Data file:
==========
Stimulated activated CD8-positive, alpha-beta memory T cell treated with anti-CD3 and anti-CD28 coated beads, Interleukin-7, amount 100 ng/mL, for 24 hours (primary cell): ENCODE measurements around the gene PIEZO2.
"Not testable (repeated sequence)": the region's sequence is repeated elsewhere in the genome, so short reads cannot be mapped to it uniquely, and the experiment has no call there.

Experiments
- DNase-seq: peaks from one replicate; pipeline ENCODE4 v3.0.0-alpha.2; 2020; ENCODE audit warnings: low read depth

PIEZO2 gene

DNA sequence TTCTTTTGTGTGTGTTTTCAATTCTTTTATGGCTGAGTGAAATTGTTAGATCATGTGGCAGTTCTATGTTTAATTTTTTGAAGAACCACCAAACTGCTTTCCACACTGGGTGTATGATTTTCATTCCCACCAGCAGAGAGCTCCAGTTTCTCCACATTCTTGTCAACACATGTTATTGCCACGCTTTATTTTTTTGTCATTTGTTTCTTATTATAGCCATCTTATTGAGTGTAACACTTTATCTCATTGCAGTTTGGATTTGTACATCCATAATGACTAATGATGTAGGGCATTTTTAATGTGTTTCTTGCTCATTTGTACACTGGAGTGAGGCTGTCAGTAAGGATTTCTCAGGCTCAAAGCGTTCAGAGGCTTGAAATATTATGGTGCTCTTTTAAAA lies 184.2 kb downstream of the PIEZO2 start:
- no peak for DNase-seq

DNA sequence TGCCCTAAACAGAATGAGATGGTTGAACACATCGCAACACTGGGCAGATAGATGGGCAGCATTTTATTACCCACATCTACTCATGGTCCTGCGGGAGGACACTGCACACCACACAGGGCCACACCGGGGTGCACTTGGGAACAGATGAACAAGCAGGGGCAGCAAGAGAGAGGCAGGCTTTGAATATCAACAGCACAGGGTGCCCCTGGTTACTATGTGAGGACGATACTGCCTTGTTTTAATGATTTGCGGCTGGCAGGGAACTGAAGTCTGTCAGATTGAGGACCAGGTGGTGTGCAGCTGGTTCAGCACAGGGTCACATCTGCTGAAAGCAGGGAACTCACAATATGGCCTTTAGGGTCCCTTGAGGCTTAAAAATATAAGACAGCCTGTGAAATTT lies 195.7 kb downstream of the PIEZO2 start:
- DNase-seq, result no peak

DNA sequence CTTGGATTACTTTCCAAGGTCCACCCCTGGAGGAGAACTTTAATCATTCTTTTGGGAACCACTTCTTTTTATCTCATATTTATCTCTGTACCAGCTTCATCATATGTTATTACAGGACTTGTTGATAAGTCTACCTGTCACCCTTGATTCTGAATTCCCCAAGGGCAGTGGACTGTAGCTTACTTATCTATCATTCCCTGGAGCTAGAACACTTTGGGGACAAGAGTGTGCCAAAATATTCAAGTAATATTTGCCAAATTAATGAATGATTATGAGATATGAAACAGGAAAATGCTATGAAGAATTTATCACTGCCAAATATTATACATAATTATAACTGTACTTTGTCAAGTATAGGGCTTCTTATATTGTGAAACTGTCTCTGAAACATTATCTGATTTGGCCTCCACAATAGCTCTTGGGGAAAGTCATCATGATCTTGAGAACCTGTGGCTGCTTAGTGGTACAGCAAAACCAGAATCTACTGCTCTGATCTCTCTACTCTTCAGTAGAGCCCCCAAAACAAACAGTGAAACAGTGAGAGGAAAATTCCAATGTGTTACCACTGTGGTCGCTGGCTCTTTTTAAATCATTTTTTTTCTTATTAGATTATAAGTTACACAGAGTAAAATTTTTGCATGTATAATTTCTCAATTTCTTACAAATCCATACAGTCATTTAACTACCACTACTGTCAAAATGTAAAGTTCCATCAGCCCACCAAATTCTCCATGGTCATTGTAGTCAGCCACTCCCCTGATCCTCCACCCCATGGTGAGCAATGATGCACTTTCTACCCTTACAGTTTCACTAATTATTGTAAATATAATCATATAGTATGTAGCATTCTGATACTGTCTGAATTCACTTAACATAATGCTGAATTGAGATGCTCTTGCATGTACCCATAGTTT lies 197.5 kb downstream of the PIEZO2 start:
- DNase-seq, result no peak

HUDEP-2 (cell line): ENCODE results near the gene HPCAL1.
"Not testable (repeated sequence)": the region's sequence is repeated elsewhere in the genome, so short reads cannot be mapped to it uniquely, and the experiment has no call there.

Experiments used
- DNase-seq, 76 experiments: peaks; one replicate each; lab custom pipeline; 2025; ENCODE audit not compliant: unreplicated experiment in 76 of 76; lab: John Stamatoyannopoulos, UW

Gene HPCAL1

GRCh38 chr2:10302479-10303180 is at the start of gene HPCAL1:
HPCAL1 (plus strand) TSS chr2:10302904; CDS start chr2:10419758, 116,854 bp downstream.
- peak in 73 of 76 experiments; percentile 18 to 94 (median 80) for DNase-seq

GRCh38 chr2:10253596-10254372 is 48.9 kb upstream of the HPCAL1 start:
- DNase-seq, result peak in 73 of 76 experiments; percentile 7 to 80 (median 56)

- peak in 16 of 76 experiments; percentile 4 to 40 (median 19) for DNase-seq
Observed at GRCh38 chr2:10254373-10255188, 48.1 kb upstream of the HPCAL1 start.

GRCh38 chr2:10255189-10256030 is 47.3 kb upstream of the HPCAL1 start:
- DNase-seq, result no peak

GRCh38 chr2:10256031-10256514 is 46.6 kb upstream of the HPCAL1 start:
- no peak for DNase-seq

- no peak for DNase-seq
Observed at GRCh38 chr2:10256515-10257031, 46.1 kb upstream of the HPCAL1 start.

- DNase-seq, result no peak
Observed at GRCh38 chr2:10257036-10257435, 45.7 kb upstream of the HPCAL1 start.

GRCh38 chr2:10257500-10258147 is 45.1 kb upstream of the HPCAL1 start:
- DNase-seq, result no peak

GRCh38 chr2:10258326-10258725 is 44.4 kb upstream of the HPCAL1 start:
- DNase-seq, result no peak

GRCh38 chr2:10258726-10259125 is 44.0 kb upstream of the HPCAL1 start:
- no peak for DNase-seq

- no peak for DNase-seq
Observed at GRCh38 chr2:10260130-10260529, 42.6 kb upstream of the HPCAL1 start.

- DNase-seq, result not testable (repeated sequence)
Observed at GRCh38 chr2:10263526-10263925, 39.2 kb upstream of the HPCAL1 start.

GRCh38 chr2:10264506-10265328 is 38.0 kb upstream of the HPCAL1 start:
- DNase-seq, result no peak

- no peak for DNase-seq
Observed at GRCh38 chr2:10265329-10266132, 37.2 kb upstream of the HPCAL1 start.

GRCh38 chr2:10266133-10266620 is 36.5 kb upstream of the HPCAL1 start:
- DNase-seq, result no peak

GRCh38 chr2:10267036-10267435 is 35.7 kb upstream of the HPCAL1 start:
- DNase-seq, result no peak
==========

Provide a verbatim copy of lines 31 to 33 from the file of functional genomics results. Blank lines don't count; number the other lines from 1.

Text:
Observed at GRCh38 chr2:10257036-10257435, 45.7 kb upstream of the HPCAL1 start.

GRCh38 chr2:10257500-10258147 is 45.1 kb upstream of the HPCAL1 start:
- DNase-seq, result no peak